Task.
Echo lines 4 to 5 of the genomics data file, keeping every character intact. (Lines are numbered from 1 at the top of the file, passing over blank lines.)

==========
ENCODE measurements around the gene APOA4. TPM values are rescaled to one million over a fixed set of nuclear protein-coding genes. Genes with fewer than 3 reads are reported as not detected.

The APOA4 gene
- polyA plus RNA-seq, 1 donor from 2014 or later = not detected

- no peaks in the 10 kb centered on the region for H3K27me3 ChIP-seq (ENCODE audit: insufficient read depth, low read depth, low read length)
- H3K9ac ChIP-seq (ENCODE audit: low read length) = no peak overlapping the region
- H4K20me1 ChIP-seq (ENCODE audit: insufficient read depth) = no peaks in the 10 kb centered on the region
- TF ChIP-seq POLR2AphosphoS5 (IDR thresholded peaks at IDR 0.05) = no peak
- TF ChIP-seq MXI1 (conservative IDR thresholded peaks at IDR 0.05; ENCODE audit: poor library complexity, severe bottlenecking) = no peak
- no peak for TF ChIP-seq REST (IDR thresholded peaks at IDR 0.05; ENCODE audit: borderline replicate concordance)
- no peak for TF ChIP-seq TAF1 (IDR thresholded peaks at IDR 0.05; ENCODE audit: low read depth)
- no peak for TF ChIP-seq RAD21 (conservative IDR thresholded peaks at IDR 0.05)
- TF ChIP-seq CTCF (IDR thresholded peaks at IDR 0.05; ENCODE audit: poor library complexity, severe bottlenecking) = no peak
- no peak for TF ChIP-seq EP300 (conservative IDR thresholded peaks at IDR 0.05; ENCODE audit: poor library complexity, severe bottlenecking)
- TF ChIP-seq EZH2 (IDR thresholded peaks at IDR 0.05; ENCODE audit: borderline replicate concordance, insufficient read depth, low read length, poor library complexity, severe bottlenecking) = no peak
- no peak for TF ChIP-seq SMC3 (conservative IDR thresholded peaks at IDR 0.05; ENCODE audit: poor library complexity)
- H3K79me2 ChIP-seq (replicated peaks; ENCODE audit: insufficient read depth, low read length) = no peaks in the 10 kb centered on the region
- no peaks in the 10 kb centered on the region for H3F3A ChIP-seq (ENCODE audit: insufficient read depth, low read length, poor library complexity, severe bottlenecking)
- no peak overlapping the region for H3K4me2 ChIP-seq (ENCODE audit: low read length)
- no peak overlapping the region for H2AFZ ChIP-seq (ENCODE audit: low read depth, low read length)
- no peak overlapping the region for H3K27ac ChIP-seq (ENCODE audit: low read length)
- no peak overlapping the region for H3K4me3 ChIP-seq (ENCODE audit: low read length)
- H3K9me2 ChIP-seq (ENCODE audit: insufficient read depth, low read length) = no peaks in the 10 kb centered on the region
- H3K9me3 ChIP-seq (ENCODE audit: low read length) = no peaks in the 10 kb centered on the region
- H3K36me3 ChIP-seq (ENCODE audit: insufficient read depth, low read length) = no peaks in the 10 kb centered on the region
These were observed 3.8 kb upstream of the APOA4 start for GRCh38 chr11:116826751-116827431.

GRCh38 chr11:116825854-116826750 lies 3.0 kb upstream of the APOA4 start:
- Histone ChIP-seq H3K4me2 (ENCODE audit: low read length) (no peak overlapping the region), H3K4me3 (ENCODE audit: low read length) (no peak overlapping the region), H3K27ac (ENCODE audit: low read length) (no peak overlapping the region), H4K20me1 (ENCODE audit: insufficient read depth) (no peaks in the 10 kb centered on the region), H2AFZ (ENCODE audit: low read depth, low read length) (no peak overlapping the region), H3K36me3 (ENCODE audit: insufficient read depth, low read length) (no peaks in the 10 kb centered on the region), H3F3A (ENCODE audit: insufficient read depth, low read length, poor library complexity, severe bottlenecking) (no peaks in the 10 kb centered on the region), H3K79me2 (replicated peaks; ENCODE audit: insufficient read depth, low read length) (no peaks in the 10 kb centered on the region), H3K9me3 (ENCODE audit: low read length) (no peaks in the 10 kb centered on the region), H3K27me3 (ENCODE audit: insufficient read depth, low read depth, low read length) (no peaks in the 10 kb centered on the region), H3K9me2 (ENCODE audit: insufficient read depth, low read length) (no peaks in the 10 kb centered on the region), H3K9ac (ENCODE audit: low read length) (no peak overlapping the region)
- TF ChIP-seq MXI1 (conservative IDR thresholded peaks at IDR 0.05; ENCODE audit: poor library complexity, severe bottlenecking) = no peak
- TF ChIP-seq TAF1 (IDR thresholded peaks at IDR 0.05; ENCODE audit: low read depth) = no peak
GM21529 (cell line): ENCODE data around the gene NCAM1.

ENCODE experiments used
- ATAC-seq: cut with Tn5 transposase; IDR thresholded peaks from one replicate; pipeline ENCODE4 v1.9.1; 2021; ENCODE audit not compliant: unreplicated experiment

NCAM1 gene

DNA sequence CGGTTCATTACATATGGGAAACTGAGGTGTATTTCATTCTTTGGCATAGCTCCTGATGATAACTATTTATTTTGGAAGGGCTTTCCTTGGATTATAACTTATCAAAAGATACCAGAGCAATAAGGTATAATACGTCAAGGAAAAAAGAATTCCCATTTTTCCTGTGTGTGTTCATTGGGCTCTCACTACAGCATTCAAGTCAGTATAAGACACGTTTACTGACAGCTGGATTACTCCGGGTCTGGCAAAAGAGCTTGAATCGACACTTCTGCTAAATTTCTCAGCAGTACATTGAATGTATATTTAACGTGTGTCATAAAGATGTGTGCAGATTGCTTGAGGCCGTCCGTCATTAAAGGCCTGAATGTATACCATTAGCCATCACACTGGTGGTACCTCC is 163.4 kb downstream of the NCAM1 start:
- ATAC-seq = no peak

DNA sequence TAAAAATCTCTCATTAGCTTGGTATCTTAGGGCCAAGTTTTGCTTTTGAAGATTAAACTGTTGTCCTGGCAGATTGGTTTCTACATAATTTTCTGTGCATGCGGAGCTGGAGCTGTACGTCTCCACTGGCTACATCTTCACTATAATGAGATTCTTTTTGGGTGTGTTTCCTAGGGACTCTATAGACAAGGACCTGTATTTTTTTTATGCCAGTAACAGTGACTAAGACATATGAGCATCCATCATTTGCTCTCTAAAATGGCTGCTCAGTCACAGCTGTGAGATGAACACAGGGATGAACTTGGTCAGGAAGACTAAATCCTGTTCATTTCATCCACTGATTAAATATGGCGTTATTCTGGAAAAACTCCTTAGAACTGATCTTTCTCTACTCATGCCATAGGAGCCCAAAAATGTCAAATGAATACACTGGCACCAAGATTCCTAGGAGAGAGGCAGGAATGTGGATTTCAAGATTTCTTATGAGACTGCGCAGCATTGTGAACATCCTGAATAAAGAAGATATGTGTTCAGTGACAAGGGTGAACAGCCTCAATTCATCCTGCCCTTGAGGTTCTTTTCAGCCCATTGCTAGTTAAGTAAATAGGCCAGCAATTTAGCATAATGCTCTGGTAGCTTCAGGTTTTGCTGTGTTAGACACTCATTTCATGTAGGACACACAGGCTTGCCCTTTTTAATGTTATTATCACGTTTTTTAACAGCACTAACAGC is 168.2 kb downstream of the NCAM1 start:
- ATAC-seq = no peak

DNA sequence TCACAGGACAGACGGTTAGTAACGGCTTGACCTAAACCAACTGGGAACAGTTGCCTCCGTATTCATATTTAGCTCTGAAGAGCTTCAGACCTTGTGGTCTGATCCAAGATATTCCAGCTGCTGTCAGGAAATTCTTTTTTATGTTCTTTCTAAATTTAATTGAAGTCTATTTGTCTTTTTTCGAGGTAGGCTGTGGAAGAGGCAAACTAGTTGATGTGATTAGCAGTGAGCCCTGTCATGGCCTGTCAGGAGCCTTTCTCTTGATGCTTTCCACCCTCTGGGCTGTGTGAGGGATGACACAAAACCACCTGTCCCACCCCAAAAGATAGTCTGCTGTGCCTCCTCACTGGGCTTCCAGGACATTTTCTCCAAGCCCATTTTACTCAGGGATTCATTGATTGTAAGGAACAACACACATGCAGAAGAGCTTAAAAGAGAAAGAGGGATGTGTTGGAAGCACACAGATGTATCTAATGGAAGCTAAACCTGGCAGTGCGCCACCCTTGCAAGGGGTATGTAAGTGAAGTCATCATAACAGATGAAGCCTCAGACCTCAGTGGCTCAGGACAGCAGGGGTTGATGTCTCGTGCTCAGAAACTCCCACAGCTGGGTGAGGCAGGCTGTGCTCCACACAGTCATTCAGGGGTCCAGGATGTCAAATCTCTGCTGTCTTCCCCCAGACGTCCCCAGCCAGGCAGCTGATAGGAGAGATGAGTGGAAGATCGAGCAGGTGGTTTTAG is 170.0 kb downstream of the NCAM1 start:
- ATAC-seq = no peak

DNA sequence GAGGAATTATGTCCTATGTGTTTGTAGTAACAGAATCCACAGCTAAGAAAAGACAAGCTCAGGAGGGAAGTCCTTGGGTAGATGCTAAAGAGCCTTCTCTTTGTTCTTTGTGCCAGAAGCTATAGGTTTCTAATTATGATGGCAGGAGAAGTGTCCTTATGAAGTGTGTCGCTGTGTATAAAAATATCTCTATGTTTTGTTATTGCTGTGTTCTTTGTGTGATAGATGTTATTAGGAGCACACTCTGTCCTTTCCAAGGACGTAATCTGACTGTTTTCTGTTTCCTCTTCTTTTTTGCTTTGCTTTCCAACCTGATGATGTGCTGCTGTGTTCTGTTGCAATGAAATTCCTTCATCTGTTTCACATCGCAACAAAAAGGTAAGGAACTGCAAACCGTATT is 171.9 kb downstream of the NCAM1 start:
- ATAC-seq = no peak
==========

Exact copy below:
- no peaks in the 10 kb centered on the region for H3K27me3 ChIP-seq (ENCODE audit: insufficient read depth, low read depth, low read length)
- H3K9ac ChIP-seq (ENCODE audit: low read length) = no peak overlapping the region